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This senior project aims to challenge the traditional thinking of public health. My inspiration from this topic simply comes from my interest in bettering global health for all people. With an ever shifting political and social environment, this paper strives to seek the most successful strategies in combating infectious diseases. By using three prominent and global infectious diseases, Ebola, Zika and Influenza, this paper analyzes the failures and successes of international support and response teams. This paper also uses the Global Health Security Agenda (GHSA) as a foundation to analyze and support the claim that successful global health interventions are not successful by framing diseases as if they are security threats.
Building from existing literature, this paper strives to answer the question, "Could the Global Health Security Agenda Protect Americans from Emerging Diseases?" The relationship between health and security is an ever complex and complicated topic, which involves all sectors of American policy. In order to further support this topic, and strive to seek better solutions for effective infectious disease response, there are key recommendations for the future of public health.
In all cases, it was found that the Global Health Security Agenda (GHSA) and securitizing the complicated issues of public health are expected to not be successful looking towards the future of public health. In order to fully support and positively affect the future of public health, governments should promote strong domestic health care systems, anti-corrupt administrations, women's empowerment and literacy, local health initiatives and treat every disease intervention uniquely. International health workers and governments should also be aware and carefully face the obstacles of cultural differences, widespread fear, and the historical, political environments.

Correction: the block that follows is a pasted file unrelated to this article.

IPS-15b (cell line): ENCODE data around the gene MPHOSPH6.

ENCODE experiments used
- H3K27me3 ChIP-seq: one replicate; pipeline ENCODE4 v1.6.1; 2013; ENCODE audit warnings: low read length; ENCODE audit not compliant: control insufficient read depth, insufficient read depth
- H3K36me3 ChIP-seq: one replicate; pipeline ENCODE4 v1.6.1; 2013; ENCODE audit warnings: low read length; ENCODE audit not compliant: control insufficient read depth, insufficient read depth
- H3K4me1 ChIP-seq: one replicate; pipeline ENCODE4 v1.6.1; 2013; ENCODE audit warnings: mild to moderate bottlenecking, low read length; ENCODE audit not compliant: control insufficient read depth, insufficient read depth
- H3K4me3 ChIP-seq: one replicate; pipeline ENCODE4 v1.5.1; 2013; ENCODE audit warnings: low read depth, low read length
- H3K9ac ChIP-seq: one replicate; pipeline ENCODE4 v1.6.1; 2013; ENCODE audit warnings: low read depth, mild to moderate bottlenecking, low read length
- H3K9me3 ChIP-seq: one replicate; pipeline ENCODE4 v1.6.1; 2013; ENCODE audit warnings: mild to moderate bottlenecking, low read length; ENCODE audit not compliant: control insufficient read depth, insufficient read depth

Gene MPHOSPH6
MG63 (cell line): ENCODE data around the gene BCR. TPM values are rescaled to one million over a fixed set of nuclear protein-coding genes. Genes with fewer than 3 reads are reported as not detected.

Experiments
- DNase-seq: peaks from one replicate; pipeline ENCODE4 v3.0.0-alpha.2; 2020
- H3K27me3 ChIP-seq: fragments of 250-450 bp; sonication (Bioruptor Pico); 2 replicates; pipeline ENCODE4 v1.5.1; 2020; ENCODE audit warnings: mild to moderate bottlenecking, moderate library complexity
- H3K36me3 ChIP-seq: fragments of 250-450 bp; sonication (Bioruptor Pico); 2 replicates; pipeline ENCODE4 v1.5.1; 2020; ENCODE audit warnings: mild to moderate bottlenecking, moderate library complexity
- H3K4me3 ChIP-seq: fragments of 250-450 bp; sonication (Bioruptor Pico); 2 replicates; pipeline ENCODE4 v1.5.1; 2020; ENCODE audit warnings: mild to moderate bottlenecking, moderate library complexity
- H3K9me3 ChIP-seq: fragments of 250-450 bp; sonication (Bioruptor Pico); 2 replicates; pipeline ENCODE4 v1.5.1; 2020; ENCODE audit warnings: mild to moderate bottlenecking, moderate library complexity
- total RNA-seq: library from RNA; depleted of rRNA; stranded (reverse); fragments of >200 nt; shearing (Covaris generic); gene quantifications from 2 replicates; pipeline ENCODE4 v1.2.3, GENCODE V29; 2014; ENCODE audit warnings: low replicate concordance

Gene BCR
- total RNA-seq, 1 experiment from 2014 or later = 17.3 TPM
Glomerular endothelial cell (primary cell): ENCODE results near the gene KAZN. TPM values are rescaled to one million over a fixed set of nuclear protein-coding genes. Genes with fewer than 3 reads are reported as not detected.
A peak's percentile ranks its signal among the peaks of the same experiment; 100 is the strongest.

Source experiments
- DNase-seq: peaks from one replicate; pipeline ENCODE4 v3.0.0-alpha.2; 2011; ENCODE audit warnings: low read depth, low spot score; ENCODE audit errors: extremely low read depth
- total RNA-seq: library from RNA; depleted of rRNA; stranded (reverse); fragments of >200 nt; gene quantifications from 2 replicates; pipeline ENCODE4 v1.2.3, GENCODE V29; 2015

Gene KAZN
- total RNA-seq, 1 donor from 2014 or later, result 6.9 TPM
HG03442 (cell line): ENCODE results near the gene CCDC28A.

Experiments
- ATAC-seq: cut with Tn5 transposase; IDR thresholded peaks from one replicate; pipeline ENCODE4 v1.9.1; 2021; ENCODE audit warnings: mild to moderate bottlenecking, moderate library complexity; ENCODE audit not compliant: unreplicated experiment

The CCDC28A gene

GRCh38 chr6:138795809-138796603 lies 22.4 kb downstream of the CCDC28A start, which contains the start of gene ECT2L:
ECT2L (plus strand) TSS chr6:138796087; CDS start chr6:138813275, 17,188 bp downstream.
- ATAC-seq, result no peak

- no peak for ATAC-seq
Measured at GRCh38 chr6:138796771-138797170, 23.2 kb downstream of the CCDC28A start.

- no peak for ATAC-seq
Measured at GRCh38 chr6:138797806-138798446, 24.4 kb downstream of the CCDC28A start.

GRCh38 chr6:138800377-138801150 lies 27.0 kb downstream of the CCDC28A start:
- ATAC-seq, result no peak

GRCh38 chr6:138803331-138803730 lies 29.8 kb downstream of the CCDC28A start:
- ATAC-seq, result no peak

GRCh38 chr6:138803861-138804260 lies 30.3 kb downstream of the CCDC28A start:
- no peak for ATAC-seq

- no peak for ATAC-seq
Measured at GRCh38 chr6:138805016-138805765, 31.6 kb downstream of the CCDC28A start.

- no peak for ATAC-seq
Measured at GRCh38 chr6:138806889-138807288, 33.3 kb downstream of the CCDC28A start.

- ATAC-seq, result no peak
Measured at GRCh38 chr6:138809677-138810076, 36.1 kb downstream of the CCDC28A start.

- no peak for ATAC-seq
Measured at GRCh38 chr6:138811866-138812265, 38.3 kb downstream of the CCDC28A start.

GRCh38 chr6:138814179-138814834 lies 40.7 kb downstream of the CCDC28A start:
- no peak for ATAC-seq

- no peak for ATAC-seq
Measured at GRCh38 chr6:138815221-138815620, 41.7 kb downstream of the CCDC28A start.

By the end of this project, I hope the reader finds a strong and convincing argument explaining why the Global Health Security Agenda will not protect Americans, or help combat global emerging infectious diseases. While this project only skims the top of the debate of intertwining of health and security, it does provide a basic understanding for those looking to understand the complicated questions and answers of global health.
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This work is licensed under a Creative Commons Attribution-Noncommercial-No Derivative Works 4.0 License.
Dixon, Shannon Taylor, "Could the Global Health Secuirty Agenda Actually Protect Americans From Emerging Diseases?" (2018). Senior Projects Spring 2018. 218.